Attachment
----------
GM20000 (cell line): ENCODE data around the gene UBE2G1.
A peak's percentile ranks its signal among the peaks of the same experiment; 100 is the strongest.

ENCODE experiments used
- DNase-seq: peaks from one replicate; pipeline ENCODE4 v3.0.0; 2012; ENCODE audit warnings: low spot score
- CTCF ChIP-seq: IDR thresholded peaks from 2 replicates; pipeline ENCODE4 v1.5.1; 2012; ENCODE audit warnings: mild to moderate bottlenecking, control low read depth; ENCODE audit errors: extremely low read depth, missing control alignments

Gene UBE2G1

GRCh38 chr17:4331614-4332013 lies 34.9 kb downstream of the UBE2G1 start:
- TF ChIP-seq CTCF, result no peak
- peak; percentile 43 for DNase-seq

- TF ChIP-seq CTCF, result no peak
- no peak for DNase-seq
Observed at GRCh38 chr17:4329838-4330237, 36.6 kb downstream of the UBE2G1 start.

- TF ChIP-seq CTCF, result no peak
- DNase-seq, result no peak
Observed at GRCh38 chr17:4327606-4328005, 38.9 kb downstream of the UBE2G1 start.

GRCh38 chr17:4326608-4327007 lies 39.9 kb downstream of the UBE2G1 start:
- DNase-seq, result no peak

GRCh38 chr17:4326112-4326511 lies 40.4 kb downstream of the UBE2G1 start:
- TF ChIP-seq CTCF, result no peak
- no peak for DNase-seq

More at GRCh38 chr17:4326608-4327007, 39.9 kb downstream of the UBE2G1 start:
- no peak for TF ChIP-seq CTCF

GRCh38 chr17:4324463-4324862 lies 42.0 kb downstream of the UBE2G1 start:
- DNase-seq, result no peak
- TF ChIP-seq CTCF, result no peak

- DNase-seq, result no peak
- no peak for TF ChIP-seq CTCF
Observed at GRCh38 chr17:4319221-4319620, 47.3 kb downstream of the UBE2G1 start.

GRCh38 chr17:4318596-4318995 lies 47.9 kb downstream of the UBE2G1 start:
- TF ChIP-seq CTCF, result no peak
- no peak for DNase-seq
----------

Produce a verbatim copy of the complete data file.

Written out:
GM20000 (cell line): ENCODE data around the gene UBE2G1.
A peak's percentile ranks its signal among the peaks of the same experiment; 100 is the strongest.

ENCODE experiments used
- DNase-seq: peaks from one replicate; pipeline ENCODE4 v3.0.0; 2012; ENCODE audit warnings: low spot score
- CTCF ChIP-seq: IDR thresholded peaks from 2 replicates; pipeline ENCODE4 v1.5.1; 2012; ENCODE audit warnings: mild to moderate bottlenecking, control low read depth; ENCODE audit errors: extremely low read depth, missing control alignments

Gene UBE2G1

GRCh38 chr17:4331614-4332013 lies 34.9 kb downstream of the UBE2G1 start:
- TF ChIP-seq CTCF, result no peak
- peak; percentile 43 for DNase-seq

- TF ChIP-seq CTCF, result no peak
- no peak for DNase-seq
Observed at GRCh38 chr17:4329838-4330237, 36.6 kb downstream of the UBE2G1 start.

- TF ChIP-seq CTCF, result no peak
- DNase-seq, result no peak
Observed at GRCh38 chr17:4327606-4328005, 38.9 kb downstream of the UBE2G1 start.

GRCh38 chr17:4326608-4327007 lies 39.9 kb downstream of the UBE2G1 start:
- DNase-seq, result no peak

GRCh38 chr17:4326112-4326511 lies 40.4 kb downstream of the UBE2G1 start:
- TF ChIP-seq CTCF, result no peak
- no peak for DNase-seq

More at GRCh38 chr17:4326608-4327007, 39.9 kb downstream of the UBE2G1 start:
- no peak for TF ChIP-seq CTCF

GRCh38 chr17:4324463-4324862 lies 42.0 kb downstream of the UBE2G1 start:
- DNase-seq, result no peak
- TF ChIP-seq CTCF, result no peak

- DNase-seq, result no peak
- no peak for TF ChIP-seq CTCF
Observed at GRCh38 chr17:4319221-4319620, 47.3 kb downstream of the UBE2G1 start.

GRCh38 chr17:4318596-4318995 lies 47.9 kb downstream of the UBE2G1 start:
- TF ChIP-seq CTCF, result no peak
- no peak for DNase-seq